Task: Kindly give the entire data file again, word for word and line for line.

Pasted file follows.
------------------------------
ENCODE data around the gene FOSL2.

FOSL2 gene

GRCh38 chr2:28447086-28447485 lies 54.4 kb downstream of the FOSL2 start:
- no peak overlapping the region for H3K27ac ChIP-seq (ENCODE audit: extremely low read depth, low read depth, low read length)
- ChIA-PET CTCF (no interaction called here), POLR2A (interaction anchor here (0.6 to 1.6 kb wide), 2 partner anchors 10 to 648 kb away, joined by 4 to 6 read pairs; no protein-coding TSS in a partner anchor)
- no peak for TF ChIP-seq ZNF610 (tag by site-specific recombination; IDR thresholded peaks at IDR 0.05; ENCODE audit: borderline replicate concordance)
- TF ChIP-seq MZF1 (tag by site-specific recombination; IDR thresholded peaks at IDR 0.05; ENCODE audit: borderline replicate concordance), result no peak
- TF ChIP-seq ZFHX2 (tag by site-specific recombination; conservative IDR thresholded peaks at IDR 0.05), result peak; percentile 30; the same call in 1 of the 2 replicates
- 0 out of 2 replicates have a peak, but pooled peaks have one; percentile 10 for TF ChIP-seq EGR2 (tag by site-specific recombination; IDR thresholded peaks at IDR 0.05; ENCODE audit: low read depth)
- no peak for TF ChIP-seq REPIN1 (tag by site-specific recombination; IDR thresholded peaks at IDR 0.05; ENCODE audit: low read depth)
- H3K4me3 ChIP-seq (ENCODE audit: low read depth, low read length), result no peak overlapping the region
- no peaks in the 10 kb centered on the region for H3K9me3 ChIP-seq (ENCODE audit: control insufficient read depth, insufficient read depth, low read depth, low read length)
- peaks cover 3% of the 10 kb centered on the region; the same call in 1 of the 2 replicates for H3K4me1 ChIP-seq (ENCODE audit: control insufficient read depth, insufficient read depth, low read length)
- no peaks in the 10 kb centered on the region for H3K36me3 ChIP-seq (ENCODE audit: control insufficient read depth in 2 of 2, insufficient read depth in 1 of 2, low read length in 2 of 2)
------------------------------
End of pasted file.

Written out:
ENCODE data around the gene FOSL2.

FOSL2 gene

GRCh38 chr2:28447086-28447485 lies 54.4 kb downstream of the FOSL2 start:
- no peak overlapping the region for H3K27ac ChIP-seq (ENCODE audit: extremely low read depth, low read depth, low read length)
- ChIA-PET CTCF (no interaction called here), POLR2A (interaction anchor here (0.6 to 1.6 kb wide), 2 partner anchors 10 to 648 kb away, joined by 4 to 6 read pairs; no protein-coding TSS in a partner anchor)
- no peak for TF ChIP-seq ZNF610 (tag by site-specific recombination; IDR thresholded peaks at IDR 0.05; ENCODE audit: borderline replicate concordance)
- TF ChIP-seq MZF1 (tag by site-specific recombination; IDR thresholded peaks at IDR 0.05; ENCODE audit: borderline replicate concordance), result no peak
- TF ChIP-seq ZFHX2 (tag by site-specific recombination; conservative IDR thresholded peaks at IDR 0.05), result peak; percentile 30; the same call in 1 of the 2 replicates
- 0 out of 2 replicates have a peak, but pooled peaks have one; percentile 10 for TF ChIP-seq EGR2 (tag by site-specific recombination; IDR thresholded peaks at IDR 0.05; ENCODE audit: low read depth)
- no peak for TF ChIP-seq REPIN1 (tag by site-specific recombination; IDR thresholded peaks at IDR 0.05; ENCODE audit: low read depth)
- H3K4me3 ChIP-seq (ENCODE audit: low read depth, low read length), result no peak overlapping the region
- no peaks in the 10 kb centered on the region for H3K9me3 ChIP-seq (ENCODE audit: control insufficient read depth, insufficient read depth, low read depth, low read length)
- peaks cover 3% of the 10 kb centered on the region; the same call in 1 of the 2 replicates for H3K4me1 ChIP-seq (ENCODE audit: control insufficient read depth, insufficient read depth, low read length)
- no peaks in the 10 kb centered on the region for H3K36me3 ChIP-seq (ENCODE audit: control insufficient read depth in 2 of 2, insufficient read depth in 1 of 2, low read length in 2 of 2)